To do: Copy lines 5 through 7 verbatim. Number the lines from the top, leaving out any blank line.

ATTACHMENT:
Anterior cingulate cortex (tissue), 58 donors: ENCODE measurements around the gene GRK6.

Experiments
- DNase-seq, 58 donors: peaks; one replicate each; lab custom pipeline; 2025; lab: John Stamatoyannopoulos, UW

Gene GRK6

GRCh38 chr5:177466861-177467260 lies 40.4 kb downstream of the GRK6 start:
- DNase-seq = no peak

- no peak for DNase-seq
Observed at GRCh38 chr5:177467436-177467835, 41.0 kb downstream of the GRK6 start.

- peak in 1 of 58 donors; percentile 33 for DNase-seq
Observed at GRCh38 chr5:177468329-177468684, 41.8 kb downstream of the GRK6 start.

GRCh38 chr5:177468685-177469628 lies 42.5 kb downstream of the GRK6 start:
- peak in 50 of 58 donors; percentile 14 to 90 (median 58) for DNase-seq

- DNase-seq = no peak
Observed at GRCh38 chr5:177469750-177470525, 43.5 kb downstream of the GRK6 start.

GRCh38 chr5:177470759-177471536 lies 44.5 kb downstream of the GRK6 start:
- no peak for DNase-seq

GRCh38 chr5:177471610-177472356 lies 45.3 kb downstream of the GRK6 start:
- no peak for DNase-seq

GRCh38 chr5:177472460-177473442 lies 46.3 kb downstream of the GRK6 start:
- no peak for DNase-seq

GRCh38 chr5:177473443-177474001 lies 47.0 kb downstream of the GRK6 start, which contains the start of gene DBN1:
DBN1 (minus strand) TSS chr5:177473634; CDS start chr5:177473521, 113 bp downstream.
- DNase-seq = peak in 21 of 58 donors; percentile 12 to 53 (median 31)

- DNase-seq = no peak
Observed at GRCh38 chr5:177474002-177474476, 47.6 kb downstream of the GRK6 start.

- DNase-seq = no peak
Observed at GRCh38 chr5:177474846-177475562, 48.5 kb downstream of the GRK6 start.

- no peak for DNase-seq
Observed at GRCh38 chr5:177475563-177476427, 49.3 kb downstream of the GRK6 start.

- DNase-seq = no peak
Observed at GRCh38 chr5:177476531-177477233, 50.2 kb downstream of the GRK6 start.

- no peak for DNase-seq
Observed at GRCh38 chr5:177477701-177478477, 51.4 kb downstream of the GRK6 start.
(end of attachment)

GRCh38 chr5:177466861-177467260 lies 40.4 kb downstream of the GRK6 start:
- DNase-seq = no peak

- no peak for DNase-seq